Easily Upgrade Your Rails Applications With next_rails

Did you ever wish you could upgrade your Rails applications without doing it all at once? This would make everything much easier, right?

With next_rails, a toolkit to upgrade Rails applications, turn your wish into reality. While Rails upgrades tend to be manageable in small applications, many issues are often arising in larger applications due to upstream changes like the removal of deprecated features. next_rails makes the whole upgrade process easier to manage by allowing you to gradually change your code. Let’s start!

How next_rails Works

next_rails is a gem and you should add it in your Gemfile under the development group. Do it manually or with this command:

bundle add next_rails --group=development

Once next_rails is installed, you set it up with next --init. This command slightly changes your Gemfile while also creating Gemfile.next, a symlink to your Gemfile. The following lines are added to your Gemfile:

def next?
  File.basename(__FILE__) == "Gemfile.next"
end

The last step to setup next_rails is to add a if...else statement to your Gemfile under the newly introduced next? method. This replaces the usual gem 'rails' line found in every Gemfile of a Rails application, so don’t forget to delete that line too.

if next?
  # This is the next Rails version your application will run
  gem 'rails', '~> 6.1'
else
  # This is the Rails version your application currently runs
  gem 'rails', '~> 6.0'
end

To run Bundler with the next Rails version, you can prefix any Bundler call with next. Let’s execute next bundle install, this will generate Gemfile.next.lock with all gems listed in your Gemfile, but unlike Gemfile.lock, it will point to the next Rails version as listed in the if...else statement above. Another command example would be next bundle exec rails s to start your Rails application with the next Rails version.

How to Write Code for the Next Rails Version

In the directory lib located at the root of your Rails application, define a new module RailsVersion:

# lib/rails_version.rb
module RailsVersion
  def self.is_6_1?
    Rails::VERSION::MAJOR == 6 && Rails::VERSION::MINOR == 1
  end
end

With this module, you can then check if the application is currently running with the next Rails version. It can be in models, controllers, etc…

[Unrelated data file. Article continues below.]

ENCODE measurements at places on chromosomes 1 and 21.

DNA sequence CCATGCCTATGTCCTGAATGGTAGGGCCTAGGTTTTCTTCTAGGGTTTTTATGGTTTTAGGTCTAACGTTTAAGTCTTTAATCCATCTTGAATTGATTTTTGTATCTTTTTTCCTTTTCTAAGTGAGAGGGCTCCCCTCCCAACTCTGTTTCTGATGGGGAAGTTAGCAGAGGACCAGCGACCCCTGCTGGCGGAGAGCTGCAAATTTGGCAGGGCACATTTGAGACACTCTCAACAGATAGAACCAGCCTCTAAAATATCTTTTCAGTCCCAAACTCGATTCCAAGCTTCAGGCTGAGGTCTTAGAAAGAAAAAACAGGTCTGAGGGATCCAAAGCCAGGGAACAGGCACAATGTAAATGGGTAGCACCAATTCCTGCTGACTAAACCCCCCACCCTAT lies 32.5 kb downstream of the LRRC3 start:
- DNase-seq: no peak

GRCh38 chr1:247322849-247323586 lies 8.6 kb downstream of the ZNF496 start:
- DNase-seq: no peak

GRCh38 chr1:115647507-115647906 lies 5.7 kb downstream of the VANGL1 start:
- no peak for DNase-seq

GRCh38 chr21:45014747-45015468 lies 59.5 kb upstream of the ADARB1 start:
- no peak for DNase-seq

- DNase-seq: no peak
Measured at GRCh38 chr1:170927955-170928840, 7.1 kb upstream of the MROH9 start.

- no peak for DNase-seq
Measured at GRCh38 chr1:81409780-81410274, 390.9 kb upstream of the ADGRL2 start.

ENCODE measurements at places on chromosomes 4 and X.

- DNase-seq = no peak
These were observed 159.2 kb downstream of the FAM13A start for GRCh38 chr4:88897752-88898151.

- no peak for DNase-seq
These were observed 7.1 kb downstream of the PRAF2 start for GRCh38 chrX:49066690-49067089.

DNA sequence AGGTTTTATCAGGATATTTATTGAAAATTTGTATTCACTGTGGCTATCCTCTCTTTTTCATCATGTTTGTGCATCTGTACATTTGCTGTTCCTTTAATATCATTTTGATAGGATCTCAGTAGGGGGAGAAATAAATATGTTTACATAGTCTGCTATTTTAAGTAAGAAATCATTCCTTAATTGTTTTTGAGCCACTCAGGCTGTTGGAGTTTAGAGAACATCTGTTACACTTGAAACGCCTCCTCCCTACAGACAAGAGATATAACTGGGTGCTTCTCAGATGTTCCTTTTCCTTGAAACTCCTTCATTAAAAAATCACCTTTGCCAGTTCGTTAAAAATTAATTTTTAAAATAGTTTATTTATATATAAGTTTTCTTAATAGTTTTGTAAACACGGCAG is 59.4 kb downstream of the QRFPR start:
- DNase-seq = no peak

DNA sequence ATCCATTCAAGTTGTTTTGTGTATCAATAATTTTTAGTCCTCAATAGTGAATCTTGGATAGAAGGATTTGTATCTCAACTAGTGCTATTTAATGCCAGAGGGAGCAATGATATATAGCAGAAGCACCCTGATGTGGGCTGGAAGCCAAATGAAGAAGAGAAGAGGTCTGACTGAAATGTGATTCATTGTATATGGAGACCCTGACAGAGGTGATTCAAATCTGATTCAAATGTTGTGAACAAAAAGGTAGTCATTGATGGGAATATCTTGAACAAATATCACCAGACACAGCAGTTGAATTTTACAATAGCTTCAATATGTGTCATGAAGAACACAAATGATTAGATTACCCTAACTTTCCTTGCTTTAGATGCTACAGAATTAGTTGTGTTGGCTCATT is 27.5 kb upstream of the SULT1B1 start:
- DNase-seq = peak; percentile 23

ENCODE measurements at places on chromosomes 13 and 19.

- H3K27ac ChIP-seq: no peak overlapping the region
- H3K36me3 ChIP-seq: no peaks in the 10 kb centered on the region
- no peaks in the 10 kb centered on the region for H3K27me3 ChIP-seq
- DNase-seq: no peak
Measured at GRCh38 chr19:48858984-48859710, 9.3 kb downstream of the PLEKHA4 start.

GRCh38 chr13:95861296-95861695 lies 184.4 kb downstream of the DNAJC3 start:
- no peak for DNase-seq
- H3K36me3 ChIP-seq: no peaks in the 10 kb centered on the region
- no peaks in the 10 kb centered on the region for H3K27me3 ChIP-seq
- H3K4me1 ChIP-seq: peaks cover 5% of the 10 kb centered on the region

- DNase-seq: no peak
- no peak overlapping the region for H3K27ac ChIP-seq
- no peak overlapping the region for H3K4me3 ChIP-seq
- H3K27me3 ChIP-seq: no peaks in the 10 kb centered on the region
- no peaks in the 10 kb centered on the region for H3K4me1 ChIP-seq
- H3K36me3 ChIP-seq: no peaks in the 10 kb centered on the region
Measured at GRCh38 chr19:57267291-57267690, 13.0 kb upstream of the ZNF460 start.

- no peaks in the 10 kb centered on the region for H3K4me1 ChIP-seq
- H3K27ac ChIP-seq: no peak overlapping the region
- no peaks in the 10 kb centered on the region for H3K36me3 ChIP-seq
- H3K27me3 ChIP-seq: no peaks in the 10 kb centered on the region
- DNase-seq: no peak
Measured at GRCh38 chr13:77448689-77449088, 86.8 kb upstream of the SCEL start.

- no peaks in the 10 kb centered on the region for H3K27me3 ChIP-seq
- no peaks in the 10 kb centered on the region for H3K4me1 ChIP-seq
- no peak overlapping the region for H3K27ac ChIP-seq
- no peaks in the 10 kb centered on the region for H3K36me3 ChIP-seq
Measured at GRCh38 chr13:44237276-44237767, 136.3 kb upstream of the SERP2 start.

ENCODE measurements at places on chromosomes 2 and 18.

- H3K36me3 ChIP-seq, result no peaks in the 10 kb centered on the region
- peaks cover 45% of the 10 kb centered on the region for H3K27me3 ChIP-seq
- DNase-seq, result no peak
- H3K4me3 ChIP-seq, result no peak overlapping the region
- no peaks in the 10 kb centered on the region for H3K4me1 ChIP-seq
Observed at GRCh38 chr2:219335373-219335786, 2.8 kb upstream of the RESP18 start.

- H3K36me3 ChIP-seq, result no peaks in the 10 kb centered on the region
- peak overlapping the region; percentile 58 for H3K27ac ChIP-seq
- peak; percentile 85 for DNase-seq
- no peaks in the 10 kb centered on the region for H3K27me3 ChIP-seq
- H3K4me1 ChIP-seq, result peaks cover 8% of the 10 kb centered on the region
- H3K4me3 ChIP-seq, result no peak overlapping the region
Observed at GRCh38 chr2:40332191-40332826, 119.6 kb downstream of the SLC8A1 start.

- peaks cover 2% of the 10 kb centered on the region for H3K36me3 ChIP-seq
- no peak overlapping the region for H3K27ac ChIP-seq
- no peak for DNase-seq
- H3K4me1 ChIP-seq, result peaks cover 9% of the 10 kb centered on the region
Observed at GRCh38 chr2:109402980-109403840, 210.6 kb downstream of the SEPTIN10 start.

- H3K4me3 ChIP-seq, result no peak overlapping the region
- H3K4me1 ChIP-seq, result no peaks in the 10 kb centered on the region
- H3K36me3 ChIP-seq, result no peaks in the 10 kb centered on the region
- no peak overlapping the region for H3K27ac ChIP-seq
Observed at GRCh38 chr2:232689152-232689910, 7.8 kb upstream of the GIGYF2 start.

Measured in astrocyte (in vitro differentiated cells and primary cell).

This class…

class Bicycle
  def repair
    'The bicycle is all fixed up!'
  end
end

…is adapted for the next Rails version:

class Bicycle
  def repair
    # Code for the next Rails version
    return 'Everything is repaired!' if RailsVersion.is_6_1?

    # Code for the current Rails version
    'The bicycle is all fixed up!'
  end
end

Adapting code for the next Rails version doesn’t have to be complicated. A guard clause or a if...else statement should be enough in most cases. If needed, you could also write a separate method like this:

class Bicycle
  def repair
    # Code for the next Rails version
    return repair_6_1 if RailsVersion.is_6_1?

    # Code for the current Rails version
    'The bicycle is all fixed up!'
  end

  def repair_6_1
    # Do whatever needs to be done for the next Rails version
  end
end

How to Roll Out the Next Rails Version

You can safely upgrade the Rails version in the Gemfile once all issues arising from the next Rails version have been addressed:

if next?
  gem 'rails', '~> 6.1'
else
  # Now the same version as above
  gem 'rails', '~> 6.1'
end

The code for the newly upgraded Rails version is kept and the rest is removed.

This class…

class Bicycle
  def repair
    # Code for next Rails version
    return 'Everything is repaired!' if RailsVersion.is_6_1?

    # Code for current Rails version
    'The bicycle is all fixed up!'
  end
end

…is changed to:

class Bicycle
  def repair
    'Everything is repaired!'
  end
end

How to Keep Gemfile.next.lock Up-to-Date

The version of Rails and other gems tracked in Gemfile.next.lock have to be updated from time to time to follow the dependency updates happening on the default Gemfile.lock. This is how you can achieve this:

  1. Overwrite Gemfile.next.lock with a copy of Gemfile.lock:

    cp Gemfile.lock Gemfile.next.lock
    
  2. Inside your development environment, update the Rails version:

    next bundle update rails
    
  3. Create a pull request with the changes or commit them to a branch, this depends on your project.

How Did It Go For You?

This is it, you’re set to use next_rails in your Rails applications. Let me know how it went for you by sending me a message on the Contact Me page. Constructive feedback is always welcomed!